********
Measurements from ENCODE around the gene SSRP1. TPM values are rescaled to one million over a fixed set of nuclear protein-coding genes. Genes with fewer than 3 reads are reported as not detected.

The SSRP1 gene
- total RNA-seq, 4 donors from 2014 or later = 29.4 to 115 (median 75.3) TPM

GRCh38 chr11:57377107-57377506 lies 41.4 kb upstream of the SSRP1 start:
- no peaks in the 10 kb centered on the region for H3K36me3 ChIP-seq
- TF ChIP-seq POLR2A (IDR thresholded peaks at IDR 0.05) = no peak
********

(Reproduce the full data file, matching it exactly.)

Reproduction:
Measurements from ENCODE around the gene SSRP1. TPM values are rescaled to one million over a fixed set of nuclear protein-coding genes. Genes with fewer than 3 reads are reported as not detected.

The SSRP1 gene
- total RNA-seq, 4 donors from 2014 or later = 29.4 to 115 (median 75.3) TPM

GRCh38 chr11:57377107-57377506 lies 41.4 kb upstream of the SSRP1 start:
- no peaks in the 10 kb centered on the region for H3K36me3 ChIP-seq
- TF ChIP-seq POLR2A (IDR thresholded peaks at IDR 0.05) = no peak